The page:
American experts visit Bristol to see progress of Be Safe-Stay Safe programme
Thursday, 23 July 2015
Experts involved in the development of North Bristol NHS Trust’s Be safe-Stay Safe Children’s Programme flew in from the United States of America to find out about its progress.
The Community Children’s Health Partnership treatment programme for children with problematic sexual behaviour was developed at the University of Oklahoma Health Sciences Centre.
The Bristol service, run in collaboration with Barnardo’s South West and other partner agencies is the first, to run this programme outside of the United States.
Dr Jane Silovsky and Jimmy Widdifield from the Center on Child Abuse and Neglect at the University of Oklahoma have been working with Be Safe Service Manager Stephen Barry and his team in implementing the Children’s Programme since 2013.
They returned to to see how the service has progressed to young people in Bristol and South Gloucestershire and to support the team in further development and replication of the programme. Dr Silovsky and Mr Widdifield were impressed by the way the Bristol team has taken on board the programme and adapted it to the children and parents/carers they work with.
The pair spoke at a stakeholder event at the Barton Hill Settlement on July 7 and at the local safeguarding Board Conference on Child Sexual Exploitation and Harmful Sexual Behaviour the following day.
Since it was set up in 2013 46 young people and their families have been referred to the service and in February the Care Quality Commission highlighted the programme as an example of outstanding practice in its report following the inspection of North Bristol NHS Trust services.
The Be Safe-Stay Safe Children’s Programme has been funded through the Big Lottery’s Realising Ambition programme, a £25 million UK-wide programme funding the delivery of 25 evidence-based interventions aimed at improving outcomes for young people. Shaun Whelan from the consortium managing Realising Ambition was among the guests at the event.
The Children’s programme is an interactive group or family programme which children attend along with their parents and carers over the course of four to six months. It addresses areas such as the sexual behaviour rules, appropriate sexual behaviour, abuse prevention, supervision and safety, parenting, impulse control, managing feelings, and empathy development and apology. The programme uses a range of approaches such as role play, puppets, group discussions.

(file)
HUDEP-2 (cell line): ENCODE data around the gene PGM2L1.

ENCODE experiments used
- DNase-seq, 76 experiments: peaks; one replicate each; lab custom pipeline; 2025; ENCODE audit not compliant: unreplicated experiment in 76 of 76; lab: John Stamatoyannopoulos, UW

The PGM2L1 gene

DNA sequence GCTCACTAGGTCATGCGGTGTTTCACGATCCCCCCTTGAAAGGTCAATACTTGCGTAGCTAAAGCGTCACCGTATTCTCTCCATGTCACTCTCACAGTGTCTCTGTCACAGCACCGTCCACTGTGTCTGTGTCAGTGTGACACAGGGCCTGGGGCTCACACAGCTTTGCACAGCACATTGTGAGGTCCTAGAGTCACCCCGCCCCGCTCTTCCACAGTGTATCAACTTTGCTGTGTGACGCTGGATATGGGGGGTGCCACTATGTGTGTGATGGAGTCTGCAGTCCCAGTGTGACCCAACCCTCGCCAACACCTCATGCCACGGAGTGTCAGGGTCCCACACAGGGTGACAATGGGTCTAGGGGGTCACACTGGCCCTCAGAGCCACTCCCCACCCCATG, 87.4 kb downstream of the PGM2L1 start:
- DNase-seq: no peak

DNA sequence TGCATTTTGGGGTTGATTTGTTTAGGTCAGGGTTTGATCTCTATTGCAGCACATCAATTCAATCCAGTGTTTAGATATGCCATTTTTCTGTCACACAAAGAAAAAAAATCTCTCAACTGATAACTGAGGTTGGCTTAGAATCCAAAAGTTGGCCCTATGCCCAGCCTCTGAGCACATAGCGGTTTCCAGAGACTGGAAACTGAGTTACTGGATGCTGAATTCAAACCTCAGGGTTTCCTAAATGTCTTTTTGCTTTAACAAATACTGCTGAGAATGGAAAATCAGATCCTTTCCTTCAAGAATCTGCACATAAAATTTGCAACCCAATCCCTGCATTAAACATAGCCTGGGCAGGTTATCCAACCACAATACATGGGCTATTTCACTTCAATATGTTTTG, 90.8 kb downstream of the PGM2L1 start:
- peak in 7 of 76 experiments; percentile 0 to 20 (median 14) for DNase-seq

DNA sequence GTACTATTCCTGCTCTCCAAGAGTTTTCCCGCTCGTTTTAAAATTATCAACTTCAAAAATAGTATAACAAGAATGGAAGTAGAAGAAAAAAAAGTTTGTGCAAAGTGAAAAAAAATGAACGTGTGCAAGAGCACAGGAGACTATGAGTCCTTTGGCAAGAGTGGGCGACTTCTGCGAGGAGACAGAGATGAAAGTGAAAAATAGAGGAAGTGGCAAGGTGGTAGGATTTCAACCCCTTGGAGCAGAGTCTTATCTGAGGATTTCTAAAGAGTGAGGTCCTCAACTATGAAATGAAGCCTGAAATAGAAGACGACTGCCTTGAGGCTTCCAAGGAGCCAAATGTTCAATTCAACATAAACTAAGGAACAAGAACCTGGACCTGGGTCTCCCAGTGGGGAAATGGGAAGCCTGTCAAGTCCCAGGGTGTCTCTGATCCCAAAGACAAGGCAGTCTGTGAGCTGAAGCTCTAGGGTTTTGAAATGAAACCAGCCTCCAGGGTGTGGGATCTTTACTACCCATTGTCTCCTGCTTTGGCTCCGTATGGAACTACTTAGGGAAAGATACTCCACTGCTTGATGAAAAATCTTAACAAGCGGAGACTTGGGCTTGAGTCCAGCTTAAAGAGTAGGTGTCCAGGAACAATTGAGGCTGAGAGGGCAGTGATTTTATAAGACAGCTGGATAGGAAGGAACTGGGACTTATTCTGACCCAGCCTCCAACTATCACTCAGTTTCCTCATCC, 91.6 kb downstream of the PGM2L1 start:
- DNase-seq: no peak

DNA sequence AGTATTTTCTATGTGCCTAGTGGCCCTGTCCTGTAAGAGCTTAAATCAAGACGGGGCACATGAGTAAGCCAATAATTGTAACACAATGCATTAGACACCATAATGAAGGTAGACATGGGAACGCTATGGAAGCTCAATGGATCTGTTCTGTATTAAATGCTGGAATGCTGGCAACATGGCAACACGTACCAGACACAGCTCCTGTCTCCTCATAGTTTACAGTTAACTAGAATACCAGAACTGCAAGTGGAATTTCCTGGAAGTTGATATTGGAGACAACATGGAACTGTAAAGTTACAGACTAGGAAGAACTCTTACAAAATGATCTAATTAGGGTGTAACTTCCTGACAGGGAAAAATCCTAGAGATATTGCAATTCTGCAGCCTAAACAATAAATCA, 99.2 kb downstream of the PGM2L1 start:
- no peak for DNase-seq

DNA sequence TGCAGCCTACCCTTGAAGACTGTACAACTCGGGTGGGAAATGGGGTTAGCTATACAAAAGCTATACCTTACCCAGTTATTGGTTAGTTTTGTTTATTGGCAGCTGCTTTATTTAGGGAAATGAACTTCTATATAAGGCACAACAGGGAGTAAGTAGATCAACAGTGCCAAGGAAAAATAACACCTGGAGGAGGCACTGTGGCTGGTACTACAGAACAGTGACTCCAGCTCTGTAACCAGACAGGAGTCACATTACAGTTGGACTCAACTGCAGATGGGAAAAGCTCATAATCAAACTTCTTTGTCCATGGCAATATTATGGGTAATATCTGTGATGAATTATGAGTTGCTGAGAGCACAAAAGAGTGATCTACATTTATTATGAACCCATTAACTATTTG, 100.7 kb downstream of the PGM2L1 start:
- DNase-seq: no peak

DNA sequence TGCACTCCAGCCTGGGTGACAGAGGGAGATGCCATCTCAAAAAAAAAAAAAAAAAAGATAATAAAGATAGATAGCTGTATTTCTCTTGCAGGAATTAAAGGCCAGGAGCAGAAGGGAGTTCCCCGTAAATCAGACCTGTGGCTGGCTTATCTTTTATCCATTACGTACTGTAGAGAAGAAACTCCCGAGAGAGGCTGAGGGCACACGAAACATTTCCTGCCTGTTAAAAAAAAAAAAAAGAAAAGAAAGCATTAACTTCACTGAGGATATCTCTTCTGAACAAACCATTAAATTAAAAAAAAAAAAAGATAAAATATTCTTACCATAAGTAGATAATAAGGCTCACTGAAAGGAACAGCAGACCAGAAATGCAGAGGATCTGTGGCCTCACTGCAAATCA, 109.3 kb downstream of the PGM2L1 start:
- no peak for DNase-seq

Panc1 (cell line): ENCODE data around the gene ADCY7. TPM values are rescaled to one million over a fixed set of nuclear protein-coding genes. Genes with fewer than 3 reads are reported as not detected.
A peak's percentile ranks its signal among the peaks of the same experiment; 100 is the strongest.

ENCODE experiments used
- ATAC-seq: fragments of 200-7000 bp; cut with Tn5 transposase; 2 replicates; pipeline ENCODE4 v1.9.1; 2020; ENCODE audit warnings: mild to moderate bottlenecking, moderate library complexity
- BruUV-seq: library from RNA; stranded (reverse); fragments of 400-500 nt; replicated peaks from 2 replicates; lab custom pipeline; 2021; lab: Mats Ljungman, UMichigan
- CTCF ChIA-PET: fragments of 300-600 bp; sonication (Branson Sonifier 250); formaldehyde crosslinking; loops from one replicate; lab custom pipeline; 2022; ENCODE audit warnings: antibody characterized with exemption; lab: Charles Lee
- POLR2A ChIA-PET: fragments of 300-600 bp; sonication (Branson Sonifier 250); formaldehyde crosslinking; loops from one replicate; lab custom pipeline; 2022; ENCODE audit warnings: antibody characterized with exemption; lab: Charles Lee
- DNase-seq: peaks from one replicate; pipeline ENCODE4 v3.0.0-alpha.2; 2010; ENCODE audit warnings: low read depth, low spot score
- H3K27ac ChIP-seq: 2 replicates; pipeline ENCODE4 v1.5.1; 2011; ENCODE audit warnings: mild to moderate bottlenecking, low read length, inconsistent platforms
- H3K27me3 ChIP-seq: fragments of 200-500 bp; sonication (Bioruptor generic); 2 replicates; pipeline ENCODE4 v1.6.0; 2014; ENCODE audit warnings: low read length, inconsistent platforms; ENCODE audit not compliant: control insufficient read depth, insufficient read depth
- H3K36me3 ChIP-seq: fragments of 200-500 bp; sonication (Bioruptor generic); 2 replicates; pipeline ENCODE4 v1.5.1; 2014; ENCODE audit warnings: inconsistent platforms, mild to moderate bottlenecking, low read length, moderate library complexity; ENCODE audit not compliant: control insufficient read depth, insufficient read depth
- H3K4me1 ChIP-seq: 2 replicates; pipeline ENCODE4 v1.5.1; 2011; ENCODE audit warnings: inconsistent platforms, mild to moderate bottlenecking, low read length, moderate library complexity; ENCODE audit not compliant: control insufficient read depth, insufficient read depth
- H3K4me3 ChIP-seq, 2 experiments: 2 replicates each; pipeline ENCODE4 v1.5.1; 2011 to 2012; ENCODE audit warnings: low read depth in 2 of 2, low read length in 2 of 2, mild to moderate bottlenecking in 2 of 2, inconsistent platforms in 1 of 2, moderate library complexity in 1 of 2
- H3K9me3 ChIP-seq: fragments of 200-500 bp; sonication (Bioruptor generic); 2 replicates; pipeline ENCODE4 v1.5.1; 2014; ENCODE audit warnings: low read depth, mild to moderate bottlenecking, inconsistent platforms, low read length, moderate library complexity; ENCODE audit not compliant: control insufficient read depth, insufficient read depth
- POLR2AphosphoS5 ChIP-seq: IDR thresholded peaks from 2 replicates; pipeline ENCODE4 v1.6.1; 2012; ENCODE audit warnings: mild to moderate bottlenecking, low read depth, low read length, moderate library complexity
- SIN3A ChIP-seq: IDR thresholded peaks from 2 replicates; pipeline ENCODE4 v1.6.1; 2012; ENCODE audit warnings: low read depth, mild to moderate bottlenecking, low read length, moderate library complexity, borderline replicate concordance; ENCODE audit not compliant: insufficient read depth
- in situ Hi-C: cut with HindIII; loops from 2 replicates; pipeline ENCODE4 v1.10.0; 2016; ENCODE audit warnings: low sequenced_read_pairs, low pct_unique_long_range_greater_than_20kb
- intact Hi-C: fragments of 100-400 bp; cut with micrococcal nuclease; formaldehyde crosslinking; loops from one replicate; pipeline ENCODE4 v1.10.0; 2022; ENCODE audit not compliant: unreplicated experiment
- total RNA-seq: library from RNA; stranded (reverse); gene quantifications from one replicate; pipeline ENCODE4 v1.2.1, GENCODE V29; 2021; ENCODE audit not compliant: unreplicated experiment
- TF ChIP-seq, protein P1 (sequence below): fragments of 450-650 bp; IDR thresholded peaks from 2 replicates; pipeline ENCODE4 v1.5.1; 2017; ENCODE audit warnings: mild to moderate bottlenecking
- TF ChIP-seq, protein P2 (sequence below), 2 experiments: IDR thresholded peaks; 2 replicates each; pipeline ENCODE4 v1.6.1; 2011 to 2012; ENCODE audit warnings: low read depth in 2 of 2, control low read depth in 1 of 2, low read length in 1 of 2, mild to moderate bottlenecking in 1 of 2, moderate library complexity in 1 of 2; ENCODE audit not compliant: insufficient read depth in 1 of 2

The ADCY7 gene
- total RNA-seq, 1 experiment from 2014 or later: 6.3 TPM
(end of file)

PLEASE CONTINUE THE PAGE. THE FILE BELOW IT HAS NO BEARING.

Data from the first two years of the programme show that there has been a positive change in 88% of the children who have been through the programme with the elimination and/or significant reduction in the children’s problematic sexual behaviour.
Dr Silovsky said “I have been impressed by the team’s passion about their programme.
“They have a passion and dedication to support the families.
“I learn from them too. They bring in their own talent.
“It has been phenomenal to come over and see the team and I am really excited about the potential of expansion. We want to see these families helped and if that could happen beyond Bristol that would be wonderful.”
The University of Oaklahoma programme has received attention from other parts of the world, including Northern Europe, but the only replication outside of the United States is in Bristol.
Mr Widdifield said: “The programme is becoming more recognised and is getting the attention of people around the world.
“It is wonderful to see such a successful replication of our programme.
“The team in Bristol, from the very beginning has been terrific and to hear about their progress and that it has gone so well is fulfilling.”
Stephen Barry, Principal Clinician and Service Manager for Be Safe-Stay Safe, said: “It has been a privilege to be working alongside Dr Silovsky and Mr Widdifield, in providing a much needed evidence-based programme for children with problematic sexual behaviour and their parents/carers.
“We are very encouraged by the initial positive outcomes of the programme to date and we hope to build on this success in the future.
“It is important to note that many of the children the programme work with have experienced abuse themselves and deserve the support to develop safer lives for themselves and others.”
Be Safe-Stay Safe was first established by the CCHP team in 2008, with the children’s programme – for eight to 12-year-olds set up in 2013.